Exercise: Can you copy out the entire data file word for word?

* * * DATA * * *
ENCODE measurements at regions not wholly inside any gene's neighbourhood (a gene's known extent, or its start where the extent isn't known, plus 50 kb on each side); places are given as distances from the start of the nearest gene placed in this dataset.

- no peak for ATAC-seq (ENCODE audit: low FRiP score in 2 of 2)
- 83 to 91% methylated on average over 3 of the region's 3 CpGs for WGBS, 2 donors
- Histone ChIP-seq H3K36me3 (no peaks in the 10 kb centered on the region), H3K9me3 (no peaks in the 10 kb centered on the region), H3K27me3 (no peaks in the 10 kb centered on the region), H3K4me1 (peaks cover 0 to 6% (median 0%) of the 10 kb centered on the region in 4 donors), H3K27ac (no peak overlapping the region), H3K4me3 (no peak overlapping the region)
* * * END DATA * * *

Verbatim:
ENCODE measurements at regions not wholly inside any gene's neighbourhood (a gene's known extent, or its start where the extent isn't known, plus 50 kb on each side); places are given as distances from the start of the nearest gene placed in this dataset.

- no peak for ATAC-seq (ENCODE audit: low FRiP score in 2 of 2)
- 83 to 91% methylated on average over 3 of the region's 3 CpGs for WGBS, 2 donors
- Histone ChIP-seq H3K36me3 (no peaks in the 10 kb centered on the region), H3K9me3 (no peaks in the 10 kb centered on the region), H3K27me3 (no peaks in the 10 kb centered on the region), H3K4me1 (peaks cover 0 to 6% (median 0%) of the 10 kb centered on the region in 4 donors), H3K27ac (no peak overlapping the region), H3K4me3 (no peak overlapping the region)